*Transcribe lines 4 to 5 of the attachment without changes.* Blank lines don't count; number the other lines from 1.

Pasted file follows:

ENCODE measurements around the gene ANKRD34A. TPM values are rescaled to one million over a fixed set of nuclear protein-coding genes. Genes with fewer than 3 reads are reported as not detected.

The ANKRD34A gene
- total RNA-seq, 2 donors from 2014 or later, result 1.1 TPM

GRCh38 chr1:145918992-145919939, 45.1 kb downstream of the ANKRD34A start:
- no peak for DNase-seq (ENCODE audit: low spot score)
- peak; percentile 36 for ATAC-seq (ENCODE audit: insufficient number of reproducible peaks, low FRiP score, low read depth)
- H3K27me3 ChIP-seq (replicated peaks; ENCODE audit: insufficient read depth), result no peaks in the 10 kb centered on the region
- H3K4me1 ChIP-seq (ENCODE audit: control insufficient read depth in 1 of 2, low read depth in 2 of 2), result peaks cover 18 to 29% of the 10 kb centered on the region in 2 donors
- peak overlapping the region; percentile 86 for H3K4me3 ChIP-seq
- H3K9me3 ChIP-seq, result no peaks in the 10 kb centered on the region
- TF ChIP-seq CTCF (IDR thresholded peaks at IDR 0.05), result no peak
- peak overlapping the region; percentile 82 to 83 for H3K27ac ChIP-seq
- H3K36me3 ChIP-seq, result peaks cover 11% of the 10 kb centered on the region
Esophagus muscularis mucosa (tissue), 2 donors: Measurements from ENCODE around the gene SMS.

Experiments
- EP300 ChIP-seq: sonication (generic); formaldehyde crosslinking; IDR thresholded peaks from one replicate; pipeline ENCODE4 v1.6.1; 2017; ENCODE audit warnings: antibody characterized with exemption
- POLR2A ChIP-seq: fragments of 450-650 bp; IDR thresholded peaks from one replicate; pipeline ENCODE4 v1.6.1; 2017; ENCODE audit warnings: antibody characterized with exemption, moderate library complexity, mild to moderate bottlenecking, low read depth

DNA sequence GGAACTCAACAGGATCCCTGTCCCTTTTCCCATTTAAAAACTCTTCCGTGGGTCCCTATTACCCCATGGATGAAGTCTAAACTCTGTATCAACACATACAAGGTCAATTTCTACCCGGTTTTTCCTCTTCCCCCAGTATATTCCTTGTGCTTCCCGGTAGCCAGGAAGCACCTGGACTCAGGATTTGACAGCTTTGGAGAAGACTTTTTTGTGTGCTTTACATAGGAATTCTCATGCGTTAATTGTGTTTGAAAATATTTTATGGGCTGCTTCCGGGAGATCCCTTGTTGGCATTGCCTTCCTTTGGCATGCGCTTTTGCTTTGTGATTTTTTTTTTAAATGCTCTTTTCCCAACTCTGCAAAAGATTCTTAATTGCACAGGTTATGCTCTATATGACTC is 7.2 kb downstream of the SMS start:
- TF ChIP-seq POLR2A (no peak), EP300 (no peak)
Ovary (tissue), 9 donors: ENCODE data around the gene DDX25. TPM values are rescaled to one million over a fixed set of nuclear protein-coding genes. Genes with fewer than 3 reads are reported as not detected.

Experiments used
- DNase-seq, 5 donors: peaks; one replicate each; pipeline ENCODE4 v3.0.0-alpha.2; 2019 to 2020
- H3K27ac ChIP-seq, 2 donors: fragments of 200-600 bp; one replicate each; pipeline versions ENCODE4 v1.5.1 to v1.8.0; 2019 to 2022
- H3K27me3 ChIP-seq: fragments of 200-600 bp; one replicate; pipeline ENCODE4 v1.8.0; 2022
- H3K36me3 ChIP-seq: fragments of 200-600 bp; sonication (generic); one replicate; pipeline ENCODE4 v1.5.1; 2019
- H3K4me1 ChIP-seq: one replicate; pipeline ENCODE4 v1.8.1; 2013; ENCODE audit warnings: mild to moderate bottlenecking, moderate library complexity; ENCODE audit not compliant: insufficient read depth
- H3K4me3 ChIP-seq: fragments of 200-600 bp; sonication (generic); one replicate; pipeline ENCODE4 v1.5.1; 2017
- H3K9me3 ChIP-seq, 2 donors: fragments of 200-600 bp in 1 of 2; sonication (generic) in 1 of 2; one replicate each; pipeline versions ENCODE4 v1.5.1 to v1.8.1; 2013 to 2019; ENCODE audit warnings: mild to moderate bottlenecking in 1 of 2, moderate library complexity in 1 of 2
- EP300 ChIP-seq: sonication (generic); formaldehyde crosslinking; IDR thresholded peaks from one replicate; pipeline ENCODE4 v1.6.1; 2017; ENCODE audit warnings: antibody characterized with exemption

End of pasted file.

GRCh38 chr1:145918992-145919939, 45.1 kb downstream of the ANKRD34A start:
- no peak for DNase-seq (ENCODE audit: low spot score)